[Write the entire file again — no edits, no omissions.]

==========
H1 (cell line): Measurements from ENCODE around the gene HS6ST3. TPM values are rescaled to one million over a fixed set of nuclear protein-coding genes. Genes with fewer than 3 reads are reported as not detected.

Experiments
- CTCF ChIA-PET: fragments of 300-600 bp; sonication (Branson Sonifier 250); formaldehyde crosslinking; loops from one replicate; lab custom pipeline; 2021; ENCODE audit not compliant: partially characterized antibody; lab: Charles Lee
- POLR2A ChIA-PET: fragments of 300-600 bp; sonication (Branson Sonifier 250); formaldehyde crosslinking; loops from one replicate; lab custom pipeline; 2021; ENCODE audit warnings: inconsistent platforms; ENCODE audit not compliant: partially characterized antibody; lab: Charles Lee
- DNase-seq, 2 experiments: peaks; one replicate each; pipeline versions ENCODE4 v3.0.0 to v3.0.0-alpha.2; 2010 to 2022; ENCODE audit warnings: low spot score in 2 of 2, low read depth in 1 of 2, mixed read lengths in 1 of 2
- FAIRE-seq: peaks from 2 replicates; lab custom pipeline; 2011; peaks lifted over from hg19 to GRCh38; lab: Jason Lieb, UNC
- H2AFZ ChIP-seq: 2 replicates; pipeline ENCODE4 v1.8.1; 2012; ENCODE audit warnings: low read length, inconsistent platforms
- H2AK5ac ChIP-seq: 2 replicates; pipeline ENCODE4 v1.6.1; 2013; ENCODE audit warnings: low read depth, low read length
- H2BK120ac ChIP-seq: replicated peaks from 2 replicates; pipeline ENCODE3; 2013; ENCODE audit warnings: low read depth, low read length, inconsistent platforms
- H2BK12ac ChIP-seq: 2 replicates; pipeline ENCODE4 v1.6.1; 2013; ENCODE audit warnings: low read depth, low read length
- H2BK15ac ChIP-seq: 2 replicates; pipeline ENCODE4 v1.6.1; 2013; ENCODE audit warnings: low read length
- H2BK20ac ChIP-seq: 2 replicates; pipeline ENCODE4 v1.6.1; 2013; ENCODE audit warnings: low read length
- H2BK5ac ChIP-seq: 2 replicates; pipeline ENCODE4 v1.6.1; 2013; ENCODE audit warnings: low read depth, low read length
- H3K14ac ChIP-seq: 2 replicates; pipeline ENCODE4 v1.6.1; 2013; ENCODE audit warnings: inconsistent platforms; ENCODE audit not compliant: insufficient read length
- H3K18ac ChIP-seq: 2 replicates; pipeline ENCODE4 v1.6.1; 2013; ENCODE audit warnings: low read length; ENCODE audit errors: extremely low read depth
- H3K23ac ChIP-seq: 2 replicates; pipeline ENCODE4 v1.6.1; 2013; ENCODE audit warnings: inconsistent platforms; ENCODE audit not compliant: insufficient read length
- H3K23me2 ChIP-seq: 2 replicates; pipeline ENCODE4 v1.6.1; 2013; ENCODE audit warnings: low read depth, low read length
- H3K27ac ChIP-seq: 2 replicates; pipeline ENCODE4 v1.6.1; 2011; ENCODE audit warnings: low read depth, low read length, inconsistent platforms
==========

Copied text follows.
H1 (cell line): Measurements from ENCODE around the gene HS6ST3. TPM values are rescaled to one million over a fixed set of nuclear protein-coding genes. Genes with fewer than 3 reads are reported as not detected.

Experiments
- CTCF ChIA-PET: fragments of 300-600 bp; sonication (Branson Sonifier 250); formaldehyde crosslinking; loops from one replicate; lab custom pipeline; 2021; ENCODE audit not compliant: partially characterized antibody; lab: Charles Lee
- POLR2A ChIA-PET: fragments of 300-600 bp; sonication (Branson Sonifier 250); formaldehyde crosslinking; loops from one replicate; lab custom pipeline; 2021; ENCODE audit warnings: inconsistent platforms; ENCODE audit not compliant: partially characterized antibody; lab: Charles Lee
- DNase-seq, 2 experiments: peaks; one replicate each; pipeline versions ENCODE4 v3.0.0 to v3.0.0-alpha.2; 2010 to 2022; ENCODE audit warnings: low spot score in 2 of 2, low read depth in 1 of 2, mixed read lengths in 1 of 2
- FAIRE-seq: peaks from 2 replicates; lab custom pipeline; 2011; peaks lifted over from hg19 to GRCh38; lab: Jason Lieb, UNC
- H2AFZ ChIP-seq: 2 replicates; pipeline ENCODE4 v1.8.1; 2012; ENCODE audit warnings: low read length, inconsistent platforms
- H2AK5ac ChIP-seq: 2 replicates; pipeline ENCODE4 v1.6.1; 2013; ENCODE audit warnings: low read depth, low read length
- H2BK120ac ChIP-seq: replicated peaks from 2 replicates; pipeline ENCODE3; 2013; ENCODE audit warnings: low read depth, low read length, inconsistent platforms
- H2BK12ac ChIP-seq: 2 replicates; pipeline ENCODE4 v1.6.1; 2013; ENCODE audit warnings: low read depth, low read length
- H2BK15ac ChIP-seq: 2 replicates; pipeline ENCODE4 v1.6.1; 2013; ENCODE audit warnings: low read length
- H2BK20ac ChIP-seq: 2 replicates; pipeline ENCODE4 v1.6.1; 2013; ENCODE audit warnings: low read length
- H2BK5ac ChIP-seq: 2 replicates; pipeline ENCODE4 v1.6.1; 2013; ENCODE audit warnings: low read depth, low read length
- H3K14ac ChIP-seq: 2 replicates; pipeline ENCODE4 v1.6.1; 2013; ENCODE audit warnings: inconsistent platforms; ENCODE audit not compliant: insufficient read length
- H3K18ac ChIP-seq: 2 replicates; pipeline ENCODE4 v1.6.1; 2013; ENCODE audit warnings: low read length; ENCODE audit errors: extremely low read depth
- H3K23ac ChIP-seq: 2 replicates; pipeline ENCODE4 v1.6.1; 2013; ENCODE audit warnings: inconsistent platforms; ENCODE audit not compliant: insufficient read length
- H3K23me2 ChIP-seq: 2 replicates; pipeline ENCODE4 v1.6.1; 2013; ENCODE audit warnings: low read depth, low read length
- H3K27ac ChIP-seq: 2 replicates; pipeline ENCODE4 v1.6.1; 2011; ENCODE audit warnings: low read depth, low read length, inconsistent platforms